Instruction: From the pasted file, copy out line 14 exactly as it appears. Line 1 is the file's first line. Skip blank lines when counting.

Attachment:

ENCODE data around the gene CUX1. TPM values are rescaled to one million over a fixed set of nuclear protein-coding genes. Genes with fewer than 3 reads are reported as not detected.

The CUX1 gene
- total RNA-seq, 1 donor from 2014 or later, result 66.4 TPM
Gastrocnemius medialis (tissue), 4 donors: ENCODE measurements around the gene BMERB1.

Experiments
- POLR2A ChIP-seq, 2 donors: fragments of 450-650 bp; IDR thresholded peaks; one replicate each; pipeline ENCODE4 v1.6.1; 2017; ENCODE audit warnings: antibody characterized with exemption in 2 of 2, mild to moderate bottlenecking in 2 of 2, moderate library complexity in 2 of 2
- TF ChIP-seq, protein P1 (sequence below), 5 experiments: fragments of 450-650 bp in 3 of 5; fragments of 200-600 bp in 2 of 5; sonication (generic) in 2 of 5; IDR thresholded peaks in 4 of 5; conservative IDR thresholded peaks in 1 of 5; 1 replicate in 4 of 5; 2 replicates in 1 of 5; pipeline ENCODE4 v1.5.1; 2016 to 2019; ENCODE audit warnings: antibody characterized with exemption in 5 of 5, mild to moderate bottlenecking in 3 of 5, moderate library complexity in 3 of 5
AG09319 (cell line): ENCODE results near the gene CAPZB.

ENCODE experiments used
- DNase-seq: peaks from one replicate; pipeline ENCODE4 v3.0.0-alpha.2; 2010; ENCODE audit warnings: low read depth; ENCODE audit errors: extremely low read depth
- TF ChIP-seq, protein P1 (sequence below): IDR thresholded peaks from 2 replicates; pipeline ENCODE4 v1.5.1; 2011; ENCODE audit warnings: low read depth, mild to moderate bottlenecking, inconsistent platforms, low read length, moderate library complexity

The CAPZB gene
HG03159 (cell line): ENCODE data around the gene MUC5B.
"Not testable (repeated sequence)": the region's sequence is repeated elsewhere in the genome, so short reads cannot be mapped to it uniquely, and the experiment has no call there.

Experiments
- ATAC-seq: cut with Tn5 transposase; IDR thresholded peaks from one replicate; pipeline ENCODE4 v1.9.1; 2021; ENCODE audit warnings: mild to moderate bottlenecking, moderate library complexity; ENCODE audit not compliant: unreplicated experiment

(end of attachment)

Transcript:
"Not testable (repeated sequence)": the region's sequence is repeated elsewhere in the genome, so short reads cannot be mapped to it uniquely, and the experiment has no call there.